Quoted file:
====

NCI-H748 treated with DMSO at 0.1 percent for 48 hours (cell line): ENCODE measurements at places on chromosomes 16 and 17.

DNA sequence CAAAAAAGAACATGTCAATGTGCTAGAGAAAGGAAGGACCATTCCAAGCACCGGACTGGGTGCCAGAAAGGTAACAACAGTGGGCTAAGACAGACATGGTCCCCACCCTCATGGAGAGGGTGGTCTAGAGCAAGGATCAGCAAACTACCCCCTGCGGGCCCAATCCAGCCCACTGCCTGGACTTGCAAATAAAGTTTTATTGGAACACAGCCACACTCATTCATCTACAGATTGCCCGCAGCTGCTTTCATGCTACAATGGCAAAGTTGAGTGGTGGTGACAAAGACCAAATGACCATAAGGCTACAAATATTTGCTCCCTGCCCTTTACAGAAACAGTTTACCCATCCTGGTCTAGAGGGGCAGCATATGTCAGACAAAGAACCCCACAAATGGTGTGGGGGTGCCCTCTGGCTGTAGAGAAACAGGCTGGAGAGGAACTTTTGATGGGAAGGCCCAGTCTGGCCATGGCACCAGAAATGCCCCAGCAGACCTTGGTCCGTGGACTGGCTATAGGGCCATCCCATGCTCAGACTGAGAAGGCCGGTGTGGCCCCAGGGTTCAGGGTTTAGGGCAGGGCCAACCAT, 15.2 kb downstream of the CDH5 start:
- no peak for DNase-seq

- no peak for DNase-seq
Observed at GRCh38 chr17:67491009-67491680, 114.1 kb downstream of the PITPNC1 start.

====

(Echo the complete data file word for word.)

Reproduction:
NCI-H748 treated with DMSO at 0.1 percent for 48 hours (cell line): ENCODE measurements at places on chromosomes 16 and 17.

DNA sequence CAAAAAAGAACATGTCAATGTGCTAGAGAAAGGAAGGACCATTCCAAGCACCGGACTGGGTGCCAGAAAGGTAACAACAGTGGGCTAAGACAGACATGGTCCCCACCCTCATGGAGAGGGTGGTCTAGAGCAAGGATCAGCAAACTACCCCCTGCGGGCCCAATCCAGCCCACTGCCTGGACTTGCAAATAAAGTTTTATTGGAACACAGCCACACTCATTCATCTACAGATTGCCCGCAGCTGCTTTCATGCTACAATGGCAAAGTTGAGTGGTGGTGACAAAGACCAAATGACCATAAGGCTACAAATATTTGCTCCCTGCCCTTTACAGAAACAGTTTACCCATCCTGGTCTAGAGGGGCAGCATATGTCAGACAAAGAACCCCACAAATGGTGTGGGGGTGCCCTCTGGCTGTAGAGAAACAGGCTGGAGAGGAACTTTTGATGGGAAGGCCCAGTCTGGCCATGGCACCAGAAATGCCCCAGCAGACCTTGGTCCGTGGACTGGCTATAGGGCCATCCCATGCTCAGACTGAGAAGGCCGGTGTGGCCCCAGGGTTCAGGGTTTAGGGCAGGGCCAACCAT, 15.2 kb downstream of the CDH5 start:
- no peak for DNase-seq

- no peak for DNase-seq
Observed at GRCh38 chr17:67491009-67491680, 114.1 kb downstream of the PITPNC1 start.